Scientists in South Korea say they have created an astounding room-temperature superconductor.

A team of physicists from South Korea claims to have achieved the seemingly impossible - a room-temperature/ambient-pressure superconducting material. 

This means a substance that can conduct electricity perfectly under everyday conditions, without any resistance or energy loss to heat dissipation. 

The implications of such a find are extraordinary, promising revolutionary changes in electronics and the electricity business, with potential applications ranging from perfectly efficient power grids to levitating trains and commercial fusion reactors.

The pursuit of superconductivity has a long and bumpy history, with numerous big claims falling short of expectations. 

However, the researchers behind the LK-99 compound remain undeterred, even though their work is yet to be peer-reviewed. 

They have shared their two groundbreaking papers on the arXiv preprint server (here and here), sparking both excitement and scepticism within the scientific community.

Superconductivity is a phenomenon that occurs when certain materials, at extremely low temperatures, allow electrons to flow without resistance, creating a frictionless electrical current. 

Traditionally, superconductors required temperatures near absolute zero, making their practical applications difficult and costly. 

However, in 1987, so-called ‘high-temperature’ superconductors were discovered, requiring temperatures cooled by liquid nitrogen. Despite initial enthusiasm, progress was slow, and these materials remained impractical due to their brittleness.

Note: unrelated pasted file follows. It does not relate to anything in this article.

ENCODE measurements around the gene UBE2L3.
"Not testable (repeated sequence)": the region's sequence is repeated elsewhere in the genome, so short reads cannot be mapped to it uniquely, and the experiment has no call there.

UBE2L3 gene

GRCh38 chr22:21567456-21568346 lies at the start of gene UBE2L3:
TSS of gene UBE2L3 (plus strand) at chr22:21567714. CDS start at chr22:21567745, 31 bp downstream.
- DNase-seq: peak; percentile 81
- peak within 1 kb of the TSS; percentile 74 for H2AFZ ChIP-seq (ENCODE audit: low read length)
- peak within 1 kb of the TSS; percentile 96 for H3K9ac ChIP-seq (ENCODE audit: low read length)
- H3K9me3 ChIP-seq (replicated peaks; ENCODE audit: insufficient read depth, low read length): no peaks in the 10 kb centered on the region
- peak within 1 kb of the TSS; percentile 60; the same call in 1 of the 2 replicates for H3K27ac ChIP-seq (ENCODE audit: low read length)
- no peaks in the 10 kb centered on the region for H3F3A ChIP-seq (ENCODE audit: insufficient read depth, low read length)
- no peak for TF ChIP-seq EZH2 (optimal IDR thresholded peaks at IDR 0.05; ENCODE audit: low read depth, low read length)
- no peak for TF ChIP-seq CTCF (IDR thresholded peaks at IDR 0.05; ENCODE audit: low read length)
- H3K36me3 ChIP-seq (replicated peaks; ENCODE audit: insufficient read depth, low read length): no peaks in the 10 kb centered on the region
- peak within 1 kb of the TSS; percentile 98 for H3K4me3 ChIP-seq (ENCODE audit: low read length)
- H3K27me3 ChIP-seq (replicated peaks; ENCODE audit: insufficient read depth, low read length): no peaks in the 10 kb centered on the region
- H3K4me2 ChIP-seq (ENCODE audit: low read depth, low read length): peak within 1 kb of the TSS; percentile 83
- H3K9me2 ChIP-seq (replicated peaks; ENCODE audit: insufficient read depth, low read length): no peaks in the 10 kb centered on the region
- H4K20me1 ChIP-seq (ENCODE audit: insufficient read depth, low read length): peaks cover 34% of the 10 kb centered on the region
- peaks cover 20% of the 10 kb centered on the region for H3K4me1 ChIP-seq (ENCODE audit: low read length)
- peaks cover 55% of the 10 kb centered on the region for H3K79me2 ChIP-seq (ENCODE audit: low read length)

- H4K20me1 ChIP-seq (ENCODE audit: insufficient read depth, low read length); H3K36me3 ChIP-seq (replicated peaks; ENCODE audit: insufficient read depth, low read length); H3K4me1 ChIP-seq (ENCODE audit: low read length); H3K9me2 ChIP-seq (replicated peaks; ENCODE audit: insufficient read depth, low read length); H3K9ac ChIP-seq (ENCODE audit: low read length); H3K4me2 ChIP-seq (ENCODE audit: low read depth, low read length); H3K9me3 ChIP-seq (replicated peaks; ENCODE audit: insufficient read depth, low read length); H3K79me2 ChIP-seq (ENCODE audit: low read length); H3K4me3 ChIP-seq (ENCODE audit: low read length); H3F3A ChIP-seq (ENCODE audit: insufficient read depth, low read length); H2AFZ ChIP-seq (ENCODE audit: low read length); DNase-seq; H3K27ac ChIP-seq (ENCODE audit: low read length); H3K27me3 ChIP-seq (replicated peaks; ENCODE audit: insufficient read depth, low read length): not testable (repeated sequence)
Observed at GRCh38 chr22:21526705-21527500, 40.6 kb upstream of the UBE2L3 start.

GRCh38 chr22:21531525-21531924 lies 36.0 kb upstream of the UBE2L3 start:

Recent research has focused on hydrogen-based compounds that show superconductivity at relatively warmer temperatures, but they require extreme pressures to maintain the effect. 

The new South Korean claim stands out because they assert that LK-99 achieves superconductivity at temperatures above 400 kelvins (126.85 degrees Celsius) under normal atmospheric conditions.

The researchers describe LK-99 as a compound of lead, copper, phosphorus, and oxygen, and they provide a detailed recipe for its creation. 

They report that LK-99's electrical resistance drops sharply at 378 kelvins (104.95 degrees C) and reaches near-zero levels at 333 kelvins (59.85 degrees C). 

While zero electrical resistance is a hallmark of superconductivity, other tests, like the Meissner effect, are necessary to confirm its authenticity.

The Meissner effect is when a superconductor repels magnetic fields, causing it to levitate above magnets - a key feature indicating genuine superconductivity. The researchers have presented a video showing LK-99 partially levitating, though critics argue that levitation alone is not conclusive proof.

Past disappointments in the field have made scientists cautious about embracing new claims of room-temperature superconductors, especially without thorough peer review. Concerns have been raised about certain details in the South Korean team's papers, prompting demands for replication by independent teams.